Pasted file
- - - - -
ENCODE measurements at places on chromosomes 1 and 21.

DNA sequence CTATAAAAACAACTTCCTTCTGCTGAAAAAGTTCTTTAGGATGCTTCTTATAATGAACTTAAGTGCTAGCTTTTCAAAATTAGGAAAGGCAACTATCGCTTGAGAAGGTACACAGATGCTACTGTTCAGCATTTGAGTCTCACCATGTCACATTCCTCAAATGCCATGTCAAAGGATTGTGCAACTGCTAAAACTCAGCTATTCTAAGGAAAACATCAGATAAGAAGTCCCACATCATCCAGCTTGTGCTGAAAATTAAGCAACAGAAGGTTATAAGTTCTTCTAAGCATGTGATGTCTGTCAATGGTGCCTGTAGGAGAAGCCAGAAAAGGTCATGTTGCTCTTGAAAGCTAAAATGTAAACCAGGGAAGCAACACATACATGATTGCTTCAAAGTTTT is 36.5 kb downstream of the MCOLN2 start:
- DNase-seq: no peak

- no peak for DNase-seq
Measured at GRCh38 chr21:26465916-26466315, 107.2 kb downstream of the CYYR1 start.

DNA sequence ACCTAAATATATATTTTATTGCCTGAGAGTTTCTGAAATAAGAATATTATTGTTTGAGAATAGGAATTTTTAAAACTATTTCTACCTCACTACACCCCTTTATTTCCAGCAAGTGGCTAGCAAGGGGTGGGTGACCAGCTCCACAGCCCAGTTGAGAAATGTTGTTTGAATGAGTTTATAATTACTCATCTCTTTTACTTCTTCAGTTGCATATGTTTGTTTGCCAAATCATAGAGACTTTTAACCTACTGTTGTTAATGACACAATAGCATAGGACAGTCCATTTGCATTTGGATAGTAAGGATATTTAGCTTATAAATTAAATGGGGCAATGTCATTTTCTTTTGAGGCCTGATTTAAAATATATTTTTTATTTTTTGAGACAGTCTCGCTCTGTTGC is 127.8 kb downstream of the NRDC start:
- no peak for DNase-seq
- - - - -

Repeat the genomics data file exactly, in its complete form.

ENCODE measurements at places on chromosomes 1 and 21.

DNA sequence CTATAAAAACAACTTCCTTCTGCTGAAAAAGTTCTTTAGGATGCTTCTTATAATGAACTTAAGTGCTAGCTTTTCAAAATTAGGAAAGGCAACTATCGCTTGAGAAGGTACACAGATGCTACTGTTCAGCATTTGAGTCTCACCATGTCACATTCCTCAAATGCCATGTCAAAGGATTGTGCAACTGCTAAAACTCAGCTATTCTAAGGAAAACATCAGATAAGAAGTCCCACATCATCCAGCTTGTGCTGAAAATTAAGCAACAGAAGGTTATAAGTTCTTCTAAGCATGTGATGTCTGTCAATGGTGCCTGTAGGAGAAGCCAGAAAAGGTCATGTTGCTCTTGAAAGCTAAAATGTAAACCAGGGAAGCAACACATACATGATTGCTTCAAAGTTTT is 36.5 kb downstream of the MCOLN2 start:
- DNase-seq: no peak

- no peak for DNase-seq
Measured at GRCh38 chr21:26465916-26466315, 107.2 kb downstream of the CYYR1 start.

DNA sequence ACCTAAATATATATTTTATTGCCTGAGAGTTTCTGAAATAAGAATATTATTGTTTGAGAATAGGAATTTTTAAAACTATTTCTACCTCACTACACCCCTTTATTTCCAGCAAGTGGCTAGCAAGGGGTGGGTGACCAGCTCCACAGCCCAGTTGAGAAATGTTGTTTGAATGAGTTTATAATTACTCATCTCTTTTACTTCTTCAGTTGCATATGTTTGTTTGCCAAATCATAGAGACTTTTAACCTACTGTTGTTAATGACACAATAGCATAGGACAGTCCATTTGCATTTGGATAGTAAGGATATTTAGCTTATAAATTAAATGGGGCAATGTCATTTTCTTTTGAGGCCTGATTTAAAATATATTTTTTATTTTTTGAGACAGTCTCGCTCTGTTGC is 127.8 kb downstream of the NRDC start:
- no peak for DNase-seq